A review by Leard R. Daughety
March 17, 2005
In choosing which book to review this time, I asked the ladies in the Library's Circulation Department to pick some titles that would appeal to some of our most frequent patrons. After looking over the three they had gathered, I selected Shem Creek, a Low Country Tale, by Dorthea Benton Frank mainly because of her endorsement by Pat Conroy, one of my favorite authors.
For the majority of us, when we encounter times of crises in our lives, there is a strong desire to return to where our life began. That familiar place, even with all of its imperfections, that pulls us mentally or physically because we KNOW what to expect from the people and the landscape around them. Shem Creek centers around a period in the lives of Linda Breland and her two teenage daughters, Lindsay and Gracie who reside in New Jersey. Faced with life as a single mother after being left for another woman by her husband, Linda decides to return to Mount Pleasant, South Carolina, her birthplace and to the comfort of Mimi, a sister that still lives there. Within a matter of days, Linda is hired to be the manager of a restaurant located on the banks of Shem Creek, which just happens to be co-owned by good looking Brad Jackson. Brad has also returned to his roots after being rejected by his Atlanta wife in favor of her childhood sweetheart. Linda first impresses Brad and the rest of the restaurant staff with her extremely firm handshake and no nonsense manner of doing things. Ms. Frank uses Mimi to illustrate one of the qualities that southern women are widely praised for when dealing with her niece Gracie. As Linda puts it:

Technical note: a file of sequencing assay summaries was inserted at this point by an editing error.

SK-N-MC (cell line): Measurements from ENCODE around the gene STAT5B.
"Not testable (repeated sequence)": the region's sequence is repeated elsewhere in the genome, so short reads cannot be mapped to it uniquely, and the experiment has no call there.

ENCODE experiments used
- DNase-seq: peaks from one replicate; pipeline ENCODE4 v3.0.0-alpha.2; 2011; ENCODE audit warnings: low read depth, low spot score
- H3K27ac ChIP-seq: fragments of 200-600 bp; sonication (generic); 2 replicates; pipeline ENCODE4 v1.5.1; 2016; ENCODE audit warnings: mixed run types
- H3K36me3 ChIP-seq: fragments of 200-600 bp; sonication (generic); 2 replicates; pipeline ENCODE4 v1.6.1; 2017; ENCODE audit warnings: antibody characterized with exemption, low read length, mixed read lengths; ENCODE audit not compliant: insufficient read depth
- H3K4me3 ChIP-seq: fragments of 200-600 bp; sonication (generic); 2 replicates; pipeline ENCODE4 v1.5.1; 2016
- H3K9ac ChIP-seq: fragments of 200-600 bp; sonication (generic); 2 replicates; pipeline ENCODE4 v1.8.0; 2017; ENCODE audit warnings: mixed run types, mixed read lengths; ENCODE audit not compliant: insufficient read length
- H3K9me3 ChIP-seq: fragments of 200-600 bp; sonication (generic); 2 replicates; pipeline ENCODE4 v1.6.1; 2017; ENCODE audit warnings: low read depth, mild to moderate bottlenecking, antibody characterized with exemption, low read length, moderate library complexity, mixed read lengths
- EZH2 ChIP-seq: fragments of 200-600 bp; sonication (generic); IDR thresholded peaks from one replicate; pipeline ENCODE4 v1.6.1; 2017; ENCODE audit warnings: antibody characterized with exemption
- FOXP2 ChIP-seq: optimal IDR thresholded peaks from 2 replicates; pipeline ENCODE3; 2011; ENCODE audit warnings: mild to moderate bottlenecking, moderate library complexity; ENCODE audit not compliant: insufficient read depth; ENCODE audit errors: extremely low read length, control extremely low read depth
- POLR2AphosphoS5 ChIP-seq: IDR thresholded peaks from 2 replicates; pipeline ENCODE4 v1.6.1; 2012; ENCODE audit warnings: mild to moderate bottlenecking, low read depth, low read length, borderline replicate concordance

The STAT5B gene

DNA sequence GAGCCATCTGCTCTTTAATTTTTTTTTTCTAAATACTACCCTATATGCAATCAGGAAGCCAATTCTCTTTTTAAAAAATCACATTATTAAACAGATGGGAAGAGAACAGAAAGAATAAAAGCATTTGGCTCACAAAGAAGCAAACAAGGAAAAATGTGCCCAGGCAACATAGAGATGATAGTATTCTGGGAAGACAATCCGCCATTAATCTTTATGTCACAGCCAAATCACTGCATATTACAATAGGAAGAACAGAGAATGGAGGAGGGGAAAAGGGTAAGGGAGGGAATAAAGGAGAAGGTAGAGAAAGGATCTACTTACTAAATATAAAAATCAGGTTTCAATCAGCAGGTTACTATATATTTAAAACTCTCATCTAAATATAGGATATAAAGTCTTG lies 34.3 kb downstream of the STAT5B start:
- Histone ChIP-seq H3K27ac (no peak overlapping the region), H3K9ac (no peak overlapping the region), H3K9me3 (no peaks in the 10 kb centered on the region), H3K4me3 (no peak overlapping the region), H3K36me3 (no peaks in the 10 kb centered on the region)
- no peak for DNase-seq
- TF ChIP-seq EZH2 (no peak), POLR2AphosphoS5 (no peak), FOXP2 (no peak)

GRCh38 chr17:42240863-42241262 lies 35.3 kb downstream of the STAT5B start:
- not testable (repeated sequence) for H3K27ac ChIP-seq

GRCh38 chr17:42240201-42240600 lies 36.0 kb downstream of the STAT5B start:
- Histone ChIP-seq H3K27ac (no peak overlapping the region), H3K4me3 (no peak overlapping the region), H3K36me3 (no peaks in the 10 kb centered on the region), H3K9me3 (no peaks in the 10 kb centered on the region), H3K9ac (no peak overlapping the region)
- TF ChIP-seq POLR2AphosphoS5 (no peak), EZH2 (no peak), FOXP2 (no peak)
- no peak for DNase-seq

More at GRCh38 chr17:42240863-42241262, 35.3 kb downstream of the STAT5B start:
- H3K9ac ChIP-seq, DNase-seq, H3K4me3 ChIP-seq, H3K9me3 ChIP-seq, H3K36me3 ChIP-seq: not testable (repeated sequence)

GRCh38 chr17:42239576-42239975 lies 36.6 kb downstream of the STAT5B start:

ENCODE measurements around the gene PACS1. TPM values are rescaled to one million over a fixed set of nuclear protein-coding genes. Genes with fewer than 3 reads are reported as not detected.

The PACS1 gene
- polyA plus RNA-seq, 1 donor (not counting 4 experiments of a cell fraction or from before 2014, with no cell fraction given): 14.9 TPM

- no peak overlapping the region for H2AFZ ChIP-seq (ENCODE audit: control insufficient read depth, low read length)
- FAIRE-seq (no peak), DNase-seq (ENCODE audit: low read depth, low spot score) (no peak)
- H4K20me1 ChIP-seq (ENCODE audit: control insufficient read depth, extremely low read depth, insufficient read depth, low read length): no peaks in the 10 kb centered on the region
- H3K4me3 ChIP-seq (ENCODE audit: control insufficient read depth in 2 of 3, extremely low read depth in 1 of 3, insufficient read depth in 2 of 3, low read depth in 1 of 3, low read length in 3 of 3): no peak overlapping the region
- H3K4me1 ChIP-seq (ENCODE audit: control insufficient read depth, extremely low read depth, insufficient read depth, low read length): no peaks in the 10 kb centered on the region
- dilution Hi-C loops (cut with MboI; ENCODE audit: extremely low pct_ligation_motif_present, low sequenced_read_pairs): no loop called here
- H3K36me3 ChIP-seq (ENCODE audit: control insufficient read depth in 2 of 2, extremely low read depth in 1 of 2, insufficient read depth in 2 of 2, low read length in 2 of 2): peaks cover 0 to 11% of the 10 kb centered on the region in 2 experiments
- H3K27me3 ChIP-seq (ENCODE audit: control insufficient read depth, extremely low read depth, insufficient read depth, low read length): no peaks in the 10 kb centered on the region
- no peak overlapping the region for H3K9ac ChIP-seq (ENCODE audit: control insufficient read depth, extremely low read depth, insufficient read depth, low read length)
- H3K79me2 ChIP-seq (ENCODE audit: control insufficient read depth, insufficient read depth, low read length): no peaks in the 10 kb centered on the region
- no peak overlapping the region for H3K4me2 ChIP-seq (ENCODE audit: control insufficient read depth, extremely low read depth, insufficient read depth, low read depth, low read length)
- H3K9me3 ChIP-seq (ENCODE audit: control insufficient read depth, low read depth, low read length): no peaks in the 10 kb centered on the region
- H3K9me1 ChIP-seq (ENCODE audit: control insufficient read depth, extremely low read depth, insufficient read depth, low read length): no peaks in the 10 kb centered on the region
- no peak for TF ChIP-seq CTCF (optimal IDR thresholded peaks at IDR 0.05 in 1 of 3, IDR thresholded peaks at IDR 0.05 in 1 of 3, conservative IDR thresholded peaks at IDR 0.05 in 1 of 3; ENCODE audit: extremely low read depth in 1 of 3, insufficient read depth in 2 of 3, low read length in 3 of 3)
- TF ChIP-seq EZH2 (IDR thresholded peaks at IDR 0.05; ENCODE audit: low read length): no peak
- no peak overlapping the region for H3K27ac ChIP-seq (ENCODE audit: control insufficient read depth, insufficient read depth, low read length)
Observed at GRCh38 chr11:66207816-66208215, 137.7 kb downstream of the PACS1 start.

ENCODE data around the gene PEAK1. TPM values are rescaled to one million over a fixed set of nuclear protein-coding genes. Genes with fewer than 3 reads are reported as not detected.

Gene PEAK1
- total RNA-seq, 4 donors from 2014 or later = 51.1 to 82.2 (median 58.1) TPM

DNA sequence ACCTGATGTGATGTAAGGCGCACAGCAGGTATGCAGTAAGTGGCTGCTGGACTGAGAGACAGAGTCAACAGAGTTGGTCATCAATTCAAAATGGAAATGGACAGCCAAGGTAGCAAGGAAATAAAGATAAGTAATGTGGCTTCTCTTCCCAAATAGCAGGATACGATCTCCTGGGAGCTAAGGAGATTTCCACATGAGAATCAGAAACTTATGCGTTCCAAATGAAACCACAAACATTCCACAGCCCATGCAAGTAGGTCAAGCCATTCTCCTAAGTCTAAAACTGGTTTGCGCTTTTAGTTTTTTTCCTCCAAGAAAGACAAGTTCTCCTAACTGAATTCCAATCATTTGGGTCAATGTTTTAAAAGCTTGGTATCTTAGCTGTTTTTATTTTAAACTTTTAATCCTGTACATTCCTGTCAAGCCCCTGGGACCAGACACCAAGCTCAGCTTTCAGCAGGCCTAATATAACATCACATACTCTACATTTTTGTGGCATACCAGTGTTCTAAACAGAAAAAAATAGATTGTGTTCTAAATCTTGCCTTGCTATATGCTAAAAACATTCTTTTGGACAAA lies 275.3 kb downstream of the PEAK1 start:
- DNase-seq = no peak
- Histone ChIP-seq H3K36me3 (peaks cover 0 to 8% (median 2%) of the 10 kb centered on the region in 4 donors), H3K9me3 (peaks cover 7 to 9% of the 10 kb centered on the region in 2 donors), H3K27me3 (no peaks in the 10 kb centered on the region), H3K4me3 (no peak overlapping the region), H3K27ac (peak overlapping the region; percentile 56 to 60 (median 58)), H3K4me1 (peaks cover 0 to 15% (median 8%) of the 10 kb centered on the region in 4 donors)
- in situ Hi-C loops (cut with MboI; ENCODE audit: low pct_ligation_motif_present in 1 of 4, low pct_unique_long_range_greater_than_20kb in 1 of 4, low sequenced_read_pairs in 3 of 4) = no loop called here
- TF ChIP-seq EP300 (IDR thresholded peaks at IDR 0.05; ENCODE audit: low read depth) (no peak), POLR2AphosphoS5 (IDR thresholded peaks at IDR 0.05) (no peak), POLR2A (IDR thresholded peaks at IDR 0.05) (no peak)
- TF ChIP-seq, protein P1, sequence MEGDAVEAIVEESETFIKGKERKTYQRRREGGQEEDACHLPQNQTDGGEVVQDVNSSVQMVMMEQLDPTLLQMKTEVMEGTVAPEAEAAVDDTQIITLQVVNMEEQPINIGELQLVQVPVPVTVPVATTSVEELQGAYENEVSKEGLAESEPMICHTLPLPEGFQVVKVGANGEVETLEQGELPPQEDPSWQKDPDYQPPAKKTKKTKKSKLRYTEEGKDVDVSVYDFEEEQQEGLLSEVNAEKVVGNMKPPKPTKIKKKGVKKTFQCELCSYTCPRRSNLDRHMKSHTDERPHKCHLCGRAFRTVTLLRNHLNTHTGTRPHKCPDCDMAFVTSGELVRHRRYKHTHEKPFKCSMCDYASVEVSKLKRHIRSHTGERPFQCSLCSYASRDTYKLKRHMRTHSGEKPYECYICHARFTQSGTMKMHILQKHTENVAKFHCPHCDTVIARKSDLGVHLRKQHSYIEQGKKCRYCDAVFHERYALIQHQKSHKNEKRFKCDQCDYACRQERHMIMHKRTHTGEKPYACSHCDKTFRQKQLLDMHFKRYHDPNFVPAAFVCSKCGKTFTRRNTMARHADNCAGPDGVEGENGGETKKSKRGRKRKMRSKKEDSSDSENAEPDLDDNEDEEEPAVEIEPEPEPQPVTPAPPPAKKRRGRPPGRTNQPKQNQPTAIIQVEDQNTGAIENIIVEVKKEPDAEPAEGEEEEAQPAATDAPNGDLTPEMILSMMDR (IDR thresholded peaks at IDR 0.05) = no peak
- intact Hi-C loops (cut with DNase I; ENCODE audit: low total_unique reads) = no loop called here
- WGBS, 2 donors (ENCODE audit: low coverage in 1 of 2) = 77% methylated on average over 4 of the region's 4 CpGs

"Gracie had yet to become fully acquainted with the grace and steel of my sister's spine. Mimi would muster up her strength, Gracie would find herself put in her proper place and she would never know how it happened. Gracie would never remember a battle or the pain of the fall, only that somehow, without a single raised voice or any kind of argument, she had come to a new point of view about things."
Gracie turns out to be my favorite of the book's many lively characters.
Unlike her sister Lindsay, who returns to New York to attend college, Gracie has to stay and make all of the adjustments that come with living in a completely foreign environment while finishing her last two years in high school. What makes all of this worthwhile from Gracie's standpoint is when she sees her mother actually being happy. The joy and peace that Linda finds in Mount Pleasant begins to spread into the unsuspecting life of her daughter as well. Of course there is enough romance in the book to satisfy anyone. It's a credit to the style of Frank's writing about the romances that she does not provide the many explicit details that would prevent a much younger reader from enjoying Shem Creek. As part of her author notes, Ms. Frank includes six delightful recipes in the final pages. With its positive themes and light story line, Shem Creek would be an excellent choice to take with you on vacation or to enjoy during one of our afternoon thunderstorms.